Right-winger Bob Nevin played over 1,100 NHL games for four different NHL teams. He was a fine playmaker and goals scorer who could also check and lead by example on the ice.
The native of South Porcupine, Ontario entered the Toronto Maple Leafs' sphere of influence with the Shopsy's peewee team and was eventually a junior standout with the OHA's Marlboros. During his first two pro seasons he played the odd game for the Maple Leafs but eased his way into the pro game with the senior Chicoutimi Sagueneens and the AHL's Rochester Americans.
Nevin scored 21 goals as a rookie in 1960-61 and finished runner-up in the Calder trophy voting to teammate Dave Keon. The hard working forward played solid two-way hockey for the Leafs playing with Red Kelly and Frank Mahovlich and helped them win the Stanley Cup in 1962 and 1963. In February 1964 he was part of the package assembled to acquire star forward Andy Bathgate from the New York Rangers.
Nevin played over seven years in New York and topped the 20-goal mark five times. He helped the Blueshirts become one of the top outfits in the NHL and registered 107 points in 1970-71. A respected leader on the ice and in the dressing room, Nevin began a six-year run as team captain in 1965-66. His finest season for New York came in 1968-69 when he scored 31 goals playing on a line with Dave Balon and Walt Tkaczuk.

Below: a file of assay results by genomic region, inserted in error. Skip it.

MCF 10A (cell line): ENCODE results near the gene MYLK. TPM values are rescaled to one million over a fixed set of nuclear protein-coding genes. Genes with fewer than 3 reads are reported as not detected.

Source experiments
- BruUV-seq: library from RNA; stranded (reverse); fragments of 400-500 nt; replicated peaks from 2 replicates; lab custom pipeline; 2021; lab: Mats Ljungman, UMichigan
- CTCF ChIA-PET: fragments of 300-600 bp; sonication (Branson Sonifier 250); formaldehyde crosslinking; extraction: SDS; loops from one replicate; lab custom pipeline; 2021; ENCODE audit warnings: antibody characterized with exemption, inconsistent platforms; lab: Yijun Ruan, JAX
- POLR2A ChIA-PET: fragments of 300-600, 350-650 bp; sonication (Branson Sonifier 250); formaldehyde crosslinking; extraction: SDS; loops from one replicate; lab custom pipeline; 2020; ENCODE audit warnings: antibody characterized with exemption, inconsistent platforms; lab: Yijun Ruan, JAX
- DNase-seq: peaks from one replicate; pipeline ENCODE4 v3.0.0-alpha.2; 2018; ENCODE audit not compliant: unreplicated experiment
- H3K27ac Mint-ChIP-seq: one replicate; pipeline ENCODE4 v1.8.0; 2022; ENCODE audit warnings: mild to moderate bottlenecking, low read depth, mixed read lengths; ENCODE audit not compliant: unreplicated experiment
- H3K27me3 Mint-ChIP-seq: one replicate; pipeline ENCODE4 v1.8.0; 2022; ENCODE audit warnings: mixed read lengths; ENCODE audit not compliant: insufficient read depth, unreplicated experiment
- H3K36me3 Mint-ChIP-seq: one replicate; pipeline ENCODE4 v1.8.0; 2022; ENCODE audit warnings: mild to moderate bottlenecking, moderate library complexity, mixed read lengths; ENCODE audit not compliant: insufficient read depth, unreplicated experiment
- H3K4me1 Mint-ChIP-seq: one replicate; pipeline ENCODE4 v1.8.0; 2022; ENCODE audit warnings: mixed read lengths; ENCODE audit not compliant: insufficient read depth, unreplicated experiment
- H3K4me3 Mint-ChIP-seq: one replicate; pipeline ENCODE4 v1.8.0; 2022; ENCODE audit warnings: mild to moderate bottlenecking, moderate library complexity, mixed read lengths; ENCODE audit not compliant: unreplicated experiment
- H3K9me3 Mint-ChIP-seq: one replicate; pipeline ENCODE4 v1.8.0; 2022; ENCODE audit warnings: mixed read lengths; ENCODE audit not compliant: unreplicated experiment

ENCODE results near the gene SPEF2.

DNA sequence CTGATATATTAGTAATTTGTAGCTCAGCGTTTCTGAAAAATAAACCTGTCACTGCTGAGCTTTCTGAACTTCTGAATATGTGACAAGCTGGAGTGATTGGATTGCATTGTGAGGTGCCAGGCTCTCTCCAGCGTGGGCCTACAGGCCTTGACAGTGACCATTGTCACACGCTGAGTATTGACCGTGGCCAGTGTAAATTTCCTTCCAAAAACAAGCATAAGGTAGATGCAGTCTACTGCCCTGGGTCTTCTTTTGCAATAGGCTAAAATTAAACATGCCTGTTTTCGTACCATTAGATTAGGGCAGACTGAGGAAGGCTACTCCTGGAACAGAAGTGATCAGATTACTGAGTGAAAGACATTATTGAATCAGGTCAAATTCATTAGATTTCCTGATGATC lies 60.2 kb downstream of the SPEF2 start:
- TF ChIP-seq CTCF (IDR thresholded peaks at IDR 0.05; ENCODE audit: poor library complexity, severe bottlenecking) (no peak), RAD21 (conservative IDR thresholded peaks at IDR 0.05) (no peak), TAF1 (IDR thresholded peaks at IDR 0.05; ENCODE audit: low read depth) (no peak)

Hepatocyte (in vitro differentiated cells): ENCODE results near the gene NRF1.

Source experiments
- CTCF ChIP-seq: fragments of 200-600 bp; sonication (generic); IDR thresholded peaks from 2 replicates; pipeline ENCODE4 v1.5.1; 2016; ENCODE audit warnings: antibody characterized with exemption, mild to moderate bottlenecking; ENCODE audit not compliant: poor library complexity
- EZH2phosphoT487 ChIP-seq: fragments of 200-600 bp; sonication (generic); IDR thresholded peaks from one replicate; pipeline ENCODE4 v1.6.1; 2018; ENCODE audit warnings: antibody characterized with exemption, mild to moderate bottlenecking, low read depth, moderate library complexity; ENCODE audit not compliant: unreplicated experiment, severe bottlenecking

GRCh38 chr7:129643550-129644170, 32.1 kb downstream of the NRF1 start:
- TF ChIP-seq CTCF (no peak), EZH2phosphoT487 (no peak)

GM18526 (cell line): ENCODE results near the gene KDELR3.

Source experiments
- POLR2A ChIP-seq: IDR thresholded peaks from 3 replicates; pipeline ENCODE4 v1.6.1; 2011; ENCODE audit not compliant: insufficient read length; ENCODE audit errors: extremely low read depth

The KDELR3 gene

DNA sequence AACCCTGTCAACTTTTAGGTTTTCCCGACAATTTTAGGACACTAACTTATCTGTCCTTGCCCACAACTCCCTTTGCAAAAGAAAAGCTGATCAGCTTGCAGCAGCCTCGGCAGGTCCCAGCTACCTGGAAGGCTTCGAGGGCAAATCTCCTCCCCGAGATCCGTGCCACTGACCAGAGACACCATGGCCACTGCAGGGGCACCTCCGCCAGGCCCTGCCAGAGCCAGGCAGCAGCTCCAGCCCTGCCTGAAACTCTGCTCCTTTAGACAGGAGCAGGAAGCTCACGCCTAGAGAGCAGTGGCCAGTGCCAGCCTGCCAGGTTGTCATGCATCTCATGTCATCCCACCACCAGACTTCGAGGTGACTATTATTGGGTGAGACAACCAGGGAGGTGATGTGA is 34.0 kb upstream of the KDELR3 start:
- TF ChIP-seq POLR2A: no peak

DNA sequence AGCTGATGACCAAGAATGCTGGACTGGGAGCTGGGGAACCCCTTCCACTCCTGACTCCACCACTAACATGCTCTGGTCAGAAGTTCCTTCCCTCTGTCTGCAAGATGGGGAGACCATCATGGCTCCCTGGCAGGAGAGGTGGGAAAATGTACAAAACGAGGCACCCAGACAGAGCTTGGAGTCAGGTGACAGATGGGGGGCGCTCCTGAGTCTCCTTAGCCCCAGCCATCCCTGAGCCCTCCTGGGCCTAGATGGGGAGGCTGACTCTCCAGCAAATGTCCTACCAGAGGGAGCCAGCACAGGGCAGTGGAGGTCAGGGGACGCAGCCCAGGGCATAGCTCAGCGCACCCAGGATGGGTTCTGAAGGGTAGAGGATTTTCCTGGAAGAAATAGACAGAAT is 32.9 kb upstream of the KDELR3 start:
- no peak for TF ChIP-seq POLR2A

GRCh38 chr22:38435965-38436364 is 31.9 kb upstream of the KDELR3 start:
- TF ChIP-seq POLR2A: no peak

In May 1971, Nevin was sent to the Minnesota North Stars for Bobby Rousseau and provided leadership and sound two-way play for his new club. On June 13, 1973, he was claimed by the Los Angeles Kings in the Reverse Draft and hit the 20-goal mark for the first time in three years. The next year he registered a personal best 72 points as the Kings set a franchise record with 105 points. Nevin scored 55 points the next season before jumping to the WHA. After playing thirteen games for the Edmonton Oilers in 1976-77, the classy veteran retired after breaking his collarbone. He joined the Kings as an assistant to coach Bob Pulford and later helped the
Metro Toronto Oldtimers to the World Championship in 1984.